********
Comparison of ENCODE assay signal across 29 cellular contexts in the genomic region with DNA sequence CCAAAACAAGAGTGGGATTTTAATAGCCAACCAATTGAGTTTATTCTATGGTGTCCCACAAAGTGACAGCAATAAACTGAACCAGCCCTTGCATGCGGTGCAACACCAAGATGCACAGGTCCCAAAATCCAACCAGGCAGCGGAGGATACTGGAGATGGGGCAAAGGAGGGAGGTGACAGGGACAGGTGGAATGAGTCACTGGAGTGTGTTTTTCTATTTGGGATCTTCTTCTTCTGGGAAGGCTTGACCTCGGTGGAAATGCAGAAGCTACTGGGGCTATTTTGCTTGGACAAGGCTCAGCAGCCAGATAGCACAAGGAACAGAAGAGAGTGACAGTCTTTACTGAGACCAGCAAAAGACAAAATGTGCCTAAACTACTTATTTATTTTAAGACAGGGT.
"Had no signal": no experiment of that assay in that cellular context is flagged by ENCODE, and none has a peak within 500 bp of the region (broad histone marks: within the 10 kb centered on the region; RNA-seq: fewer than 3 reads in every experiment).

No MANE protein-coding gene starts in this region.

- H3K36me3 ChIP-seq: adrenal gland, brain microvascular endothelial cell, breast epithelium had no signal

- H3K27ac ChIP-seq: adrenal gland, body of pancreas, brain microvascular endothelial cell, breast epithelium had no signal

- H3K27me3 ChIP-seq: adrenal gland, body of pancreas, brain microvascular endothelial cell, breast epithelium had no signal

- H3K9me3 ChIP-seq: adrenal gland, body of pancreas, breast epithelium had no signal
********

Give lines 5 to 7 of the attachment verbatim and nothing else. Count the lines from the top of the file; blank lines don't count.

- H3K27ac ChIP-seq: adrenal gland, body of pancreas, brain microvascular endothelial cell, breast epithelium had no signal

- H3K27me3 ChIP-seq: adrenal gland, body of pancreas, brain microvascular endothelial cell, breast epithelium had no signal

- H3K9me3 ChIP-seq: adrenal gland, body of pancreas, breast epithelium had no signal